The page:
NASA expert believes Russian espionage satellite breaks up in space when “propellant gas explodes” after the US Air Force discovers ten fragments of the wreck
- Dr. Jonathan McDowell believes the Kosmos-2491 has left his job
- A US Air Force project discovered 10 fragments of the 2491 military satellite
- US is increasingly concerned about Russia’s growing presence in space
A NASA expert believes that ten pieces of wreckage discovered in orbit prove that an extremely secret Russian espionage satellite has fallen apart in space.
Dr. Jonathan McDowell claimed that the Cosmos-2491, a satellite built in Moscow, fell apart in orbit around mid-December.
The space probe was believed to be part of the Nivelir project, a Russian program for producing maneuverable satellites that were used to inspect other space objects.
“In December 2013, Russia … launched three military communications satellites and a fourth, initially unannounced, charge, later recognized with the cover name Kosmos-2491,” astronomer Dr. Jonathan McDowell wrote on Twitter.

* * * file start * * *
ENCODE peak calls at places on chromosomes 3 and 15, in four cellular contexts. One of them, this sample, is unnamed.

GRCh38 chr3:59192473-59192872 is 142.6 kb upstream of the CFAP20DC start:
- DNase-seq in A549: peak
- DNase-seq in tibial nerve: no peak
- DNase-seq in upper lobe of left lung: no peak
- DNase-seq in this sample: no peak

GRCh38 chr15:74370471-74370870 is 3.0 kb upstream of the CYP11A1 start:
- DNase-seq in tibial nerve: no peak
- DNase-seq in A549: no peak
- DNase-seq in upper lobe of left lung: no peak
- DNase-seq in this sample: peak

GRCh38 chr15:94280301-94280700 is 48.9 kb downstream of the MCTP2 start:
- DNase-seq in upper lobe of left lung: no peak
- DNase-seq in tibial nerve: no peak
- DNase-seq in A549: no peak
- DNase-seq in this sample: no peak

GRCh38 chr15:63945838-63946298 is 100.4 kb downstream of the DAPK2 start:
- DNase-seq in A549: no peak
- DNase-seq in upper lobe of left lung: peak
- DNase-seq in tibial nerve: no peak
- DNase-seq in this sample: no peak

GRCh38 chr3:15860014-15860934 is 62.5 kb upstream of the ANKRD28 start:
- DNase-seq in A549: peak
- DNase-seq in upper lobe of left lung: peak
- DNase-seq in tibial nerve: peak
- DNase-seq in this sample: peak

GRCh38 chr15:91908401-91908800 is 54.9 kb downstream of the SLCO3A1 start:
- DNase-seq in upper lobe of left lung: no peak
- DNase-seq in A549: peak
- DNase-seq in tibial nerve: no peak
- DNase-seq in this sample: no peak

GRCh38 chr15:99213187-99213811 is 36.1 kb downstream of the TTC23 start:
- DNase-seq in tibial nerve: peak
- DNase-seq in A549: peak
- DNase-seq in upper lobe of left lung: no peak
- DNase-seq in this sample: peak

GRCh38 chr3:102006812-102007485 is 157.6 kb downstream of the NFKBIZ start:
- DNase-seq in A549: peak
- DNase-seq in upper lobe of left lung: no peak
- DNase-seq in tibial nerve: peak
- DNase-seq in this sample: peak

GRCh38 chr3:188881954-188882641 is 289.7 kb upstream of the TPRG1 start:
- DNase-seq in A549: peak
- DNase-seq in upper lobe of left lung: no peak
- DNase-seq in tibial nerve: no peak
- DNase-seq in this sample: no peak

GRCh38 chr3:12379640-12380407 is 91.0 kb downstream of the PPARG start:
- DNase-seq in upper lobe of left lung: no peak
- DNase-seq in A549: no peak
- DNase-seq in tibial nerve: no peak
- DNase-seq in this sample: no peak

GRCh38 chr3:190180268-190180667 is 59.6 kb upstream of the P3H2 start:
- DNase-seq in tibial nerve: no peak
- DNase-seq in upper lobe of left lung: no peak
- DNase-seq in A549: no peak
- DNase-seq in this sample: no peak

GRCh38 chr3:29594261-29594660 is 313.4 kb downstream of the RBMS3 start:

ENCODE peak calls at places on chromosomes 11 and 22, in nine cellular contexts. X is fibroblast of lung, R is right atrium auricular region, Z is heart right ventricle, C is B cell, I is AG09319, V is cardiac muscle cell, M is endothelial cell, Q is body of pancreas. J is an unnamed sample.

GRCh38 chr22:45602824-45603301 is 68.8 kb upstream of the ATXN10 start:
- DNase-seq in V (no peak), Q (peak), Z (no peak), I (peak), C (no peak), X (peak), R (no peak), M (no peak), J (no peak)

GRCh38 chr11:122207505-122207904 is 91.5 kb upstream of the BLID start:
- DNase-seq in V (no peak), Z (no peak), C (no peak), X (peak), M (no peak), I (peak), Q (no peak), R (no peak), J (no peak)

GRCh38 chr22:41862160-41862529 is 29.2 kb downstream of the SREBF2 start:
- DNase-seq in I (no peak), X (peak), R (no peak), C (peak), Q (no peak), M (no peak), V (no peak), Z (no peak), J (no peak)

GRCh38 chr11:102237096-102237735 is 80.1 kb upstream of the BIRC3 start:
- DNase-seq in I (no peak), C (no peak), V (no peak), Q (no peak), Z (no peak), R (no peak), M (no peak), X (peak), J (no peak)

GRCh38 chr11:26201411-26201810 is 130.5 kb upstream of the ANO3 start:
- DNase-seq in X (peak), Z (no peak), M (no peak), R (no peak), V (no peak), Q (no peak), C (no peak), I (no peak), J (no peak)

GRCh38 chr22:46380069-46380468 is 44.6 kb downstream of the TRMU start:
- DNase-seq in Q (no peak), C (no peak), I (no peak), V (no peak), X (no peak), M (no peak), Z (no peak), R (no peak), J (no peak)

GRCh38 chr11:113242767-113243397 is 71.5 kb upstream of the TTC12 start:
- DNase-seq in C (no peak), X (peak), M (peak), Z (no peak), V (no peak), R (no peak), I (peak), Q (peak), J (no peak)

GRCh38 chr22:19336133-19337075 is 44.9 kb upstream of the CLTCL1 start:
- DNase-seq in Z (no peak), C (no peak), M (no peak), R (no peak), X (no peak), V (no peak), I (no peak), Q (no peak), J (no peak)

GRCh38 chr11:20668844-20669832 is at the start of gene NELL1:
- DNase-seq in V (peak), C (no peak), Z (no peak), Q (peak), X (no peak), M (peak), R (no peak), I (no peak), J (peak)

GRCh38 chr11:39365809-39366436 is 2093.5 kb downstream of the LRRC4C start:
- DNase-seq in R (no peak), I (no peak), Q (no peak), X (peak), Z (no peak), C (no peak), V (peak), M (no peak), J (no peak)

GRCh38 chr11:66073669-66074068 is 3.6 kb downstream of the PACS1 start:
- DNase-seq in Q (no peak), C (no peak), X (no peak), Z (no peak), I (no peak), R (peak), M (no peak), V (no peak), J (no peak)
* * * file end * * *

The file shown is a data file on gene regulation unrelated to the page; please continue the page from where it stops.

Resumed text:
“It seemed to end his mission in 2014. The satellite made an orbit change around 1321 UTC on December 23, 2019 and 10 rubble objects have now been cataloged. ‘
The impression of an artist shows the Kosmos-2491 flying above the earth. An expert has claimed that the Kosmos-2491, a satellite built in Moscow, was lost in mid-December
Dr. tweet McDowell came after the US Air Force Project Space reported that he had observed 10 fragments of what they believed to be the remains of the Kosmos-2491 military satellite.
The Kremlin did not comment on the loss of the probe.
Despite the discovery, Dr. McDowell not sure why it suddenly fell apart.
One of his theories is that the probe was intentionally removed.
He also said that leftover propellant gas could have blown up the fuel tank or the object collided with a piece of space rock.
In 2014, amateur astronomers followed the unnatural maneuvers of what was then called object 2014-28E.
Many feared the start of a new extraterrestrial arms race, but Russian space travel leader Oleg Ostapenko insisted that the 2491 was not a “killer satellite,” as was rumored.
People walk in front of a monument in honor of the launch of the first artificial satellite – Sputnik 1, near the Rizhskaya metro station in Moscow on January 14, 2020
‘Whatever it is, [Object 2014-28E] looks experimental, “said Patricia Lewis, research director at think tank Chatham House and an expert in space security, the FT in 2014.
“It could have a number of functions, some civil and some military. A possibility is for a sort of grab. Another are kinetic pellets that shoot at another satellite. Or maybe there is a satellite-to-satellite cyber attack or jamming. ”
The US is increasingly concerned about the growing opportunities of Russia and China in space.